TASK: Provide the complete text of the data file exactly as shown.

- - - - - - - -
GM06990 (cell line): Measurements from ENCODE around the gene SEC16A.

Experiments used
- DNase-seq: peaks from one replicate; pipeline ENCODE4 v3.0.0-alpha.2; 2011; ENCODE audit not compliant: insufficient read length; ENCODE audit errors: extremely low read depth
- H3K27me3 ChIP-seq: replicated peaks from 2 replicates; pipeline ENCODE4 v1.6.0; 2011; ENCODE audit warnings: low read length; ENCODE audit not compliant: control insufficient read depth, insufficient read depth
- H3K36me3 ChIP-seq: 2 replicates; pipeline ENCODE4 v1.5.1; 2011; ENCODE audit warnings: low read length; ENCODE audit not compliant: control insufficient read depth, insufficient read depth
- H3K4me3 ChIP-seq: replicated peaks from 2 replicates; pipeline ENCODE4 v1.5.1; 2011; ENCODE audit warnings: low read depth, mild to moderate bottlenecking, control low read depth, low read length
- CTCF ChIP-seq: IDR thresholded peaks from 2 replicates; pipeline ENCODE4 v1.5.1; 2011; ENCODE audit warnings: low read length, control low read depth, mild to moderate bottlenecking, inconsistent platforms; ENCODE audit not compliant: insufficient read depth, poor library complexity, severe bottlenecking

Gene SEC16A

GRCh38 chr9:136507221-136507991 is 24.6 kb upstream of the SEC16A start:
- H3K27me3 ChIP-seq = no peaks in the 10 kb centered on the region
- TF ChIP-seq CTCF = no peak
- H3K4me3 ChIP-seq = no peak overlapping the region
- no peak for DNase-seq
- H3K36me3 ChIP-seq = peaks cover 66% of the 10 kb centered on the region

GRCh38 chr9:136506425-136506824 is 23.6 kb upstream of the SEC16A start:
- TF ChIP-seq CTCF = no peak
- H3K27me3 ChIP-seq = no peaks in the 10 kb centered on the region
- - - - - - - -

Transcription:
GM06990 (cell line): Measurements from ENCODE around the gene SEC16A.

Experiments used
- DNase-seq: peaks from one replicate; pipeline ENCODE4 v3.0.0-alpha.2; 2011; ENCODE audit not compliant: insufficient read length; ENCODE audit errors: extremely low read depth
- H3K27me3 ChIP-seq: replicated peaks from 2 replicates; pipeline ENCODE4 v1.6.0; 2011; ENCODE audit warnings: low read length; ENCODE audit not compliant: control insufficient read depth, insufficient read depth
- H3K36me3 ChIP-seq: 2 replicates; pipeline ENCODE4 v1.5.1; 2011; ENCODE audit warnings: low read length; ENCODE audit not compliant: control insufficient read depth, insufficient read depth
- H3K4me3 ChIP-seq: replicated peaks from 2 replicates; pipeline ENCODE4 v1.5.1; 2011; ENCODE audit warnings: low read depth, mild to moderate bottlenecking, control low read depth, low read length
- CTCF ChIP-seq: IDR thresholded peaks from 2 replicates; pipeline ENCODE4 v1.5.1; 2011; ENCODE audit warnings: low read length, control low read depth, mild to moderate bottlenecking, inconsistent platforms; ENCODE audit not compliant: insufficient read depth, poor library complexity, severe bottlenecking

Gene SEC16A

GRCh38 chr9:136507221-136507991 is 24.6 kb upstream of the SEC16A start:
- H3K27me3 ChIP-seq = no peaks in the 10 kb centered on the region
- TF ChIP-seq CTCF = no peak
- H3K4me3 ChIP-seq = no peak overlapping the region
- no peak for DNase-seq
- H3K36me3 ChIP-seq = peaks cover 66% of the 10 kb centered on the region

GRCh38 chr9:136506425-136506824 is 23.6 kb upstream of the SEC16A start:
- TF ChIP-seq CTCF = no peak
- H3K27me3 ChIP-seq = no peaks in the 10 kb centered on the region